"I don't want a Lamborghini," he mocks. "Even if I got one, I would be like one of those who won the speedboat." Bullseye and got it in Exchange & Mart within 48 hours. “But the entertainment industry and the associated rumor mill continue to amuse him.

"This is my juiciest piece of showbiz gossip," Skinner decides. "I was in Elton John's villa in Nice for a children's birthday party. We, the adults, have started to play this game in which you put yellow sticky notes with the name of a famous person on each other's forehead and they have to guess , who they are.

Elton had Bobby Crush, the extravagant pianist of the seventies, on what turned out to be, and I found out that I had Ian Krankie (male half of the Scottish comedy duo The Krankies) on mine. Because of me.

"We talked about games and Elton said he played charades with Robert De Niro and made an exception to Elton and David Furnish who called him Roberta because they like to give everyone a feminine name." He was angry.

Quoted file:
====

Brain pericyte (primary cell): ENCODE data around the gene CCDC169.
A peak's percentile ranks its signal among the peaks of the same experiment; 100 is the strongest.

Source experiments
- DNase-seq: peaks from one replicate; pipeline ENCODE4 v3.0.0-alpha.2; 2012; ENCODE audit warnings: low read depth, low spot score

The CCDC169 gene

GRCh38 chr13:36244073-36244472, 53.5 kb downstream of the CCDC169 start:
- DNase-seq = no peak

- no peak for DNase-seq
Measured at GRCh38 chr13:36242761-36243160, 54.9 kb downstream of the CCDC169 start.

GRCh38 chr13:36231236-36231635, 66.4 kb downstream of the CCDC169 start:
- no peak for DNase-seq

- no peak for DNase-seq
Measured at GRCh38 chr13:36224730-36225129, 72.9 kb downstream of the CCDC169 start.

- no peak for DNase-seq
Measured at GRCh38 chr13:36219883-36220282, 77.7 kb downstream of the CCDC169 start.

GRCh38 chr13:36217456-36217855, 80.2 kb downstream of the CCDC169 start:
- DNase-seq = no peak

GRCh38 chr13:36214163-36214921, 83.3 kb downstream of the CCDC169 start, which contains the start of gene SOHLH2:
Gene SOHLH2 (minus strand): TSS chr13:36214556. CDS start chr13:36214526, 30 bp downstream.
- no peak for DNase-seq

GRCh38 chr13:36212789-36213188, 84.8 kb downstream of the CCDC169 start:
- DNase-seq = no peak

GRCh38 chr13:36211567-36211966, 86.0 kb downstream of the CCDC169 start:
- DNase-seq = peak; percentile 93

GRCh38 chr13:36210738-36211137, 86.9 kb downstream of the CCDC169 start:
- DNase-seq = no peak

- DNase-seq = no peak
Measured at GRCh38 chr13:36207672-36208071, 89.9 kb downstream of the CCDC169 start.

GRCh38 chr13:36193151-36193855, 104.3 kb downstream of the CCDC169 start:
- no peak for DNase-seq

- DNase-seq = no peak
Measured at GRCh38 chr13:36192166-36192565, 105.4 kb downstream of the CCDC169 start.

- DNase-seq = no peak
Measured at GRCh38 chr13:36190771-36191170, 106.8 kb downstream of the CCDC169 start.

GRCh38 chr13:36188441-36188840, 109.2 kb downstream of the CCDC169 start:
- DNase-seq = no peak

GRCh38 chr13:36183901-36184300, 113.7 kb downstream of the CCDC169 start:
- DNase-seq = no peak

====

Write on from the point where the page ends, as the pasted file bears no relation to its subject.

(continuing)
"But then he said that Bob Dylan was without a doubt the worst person he had ever played charades with!" For me, that is priceless information, ”Skinner giggles. "I love Bob Dylan so much. I will cry when this man dies. "

This causes Skinner, a practicing Catholic, to think about how his own death could be received. "Will there be any news at all?" He thinks. "Maybe they took it as a carefree object before the weather."

With this morbidly amusing thought, he leaves us with a spectacular piece of showbiz name.

"I was on a flight with the playwright Tom Stoppard and there was a loud, inexplicable bang, so I asked him:" If this plane crashed, Tom, which of us would have had the highest settlement, me or you? "He said," I think it would depend on the newspaper. "’

Skinner doubles for joy and strikes her thighs delightfully. "Wonderful," he shouts. "And so true."

Frank Skinner will perform at Leicester Square Theater from June 3rd to July 4th, at the Edinburgh Festival Fringe from July 31st to August 18th and across the UK from September 12th to December 11th. See frankskinnerlive.com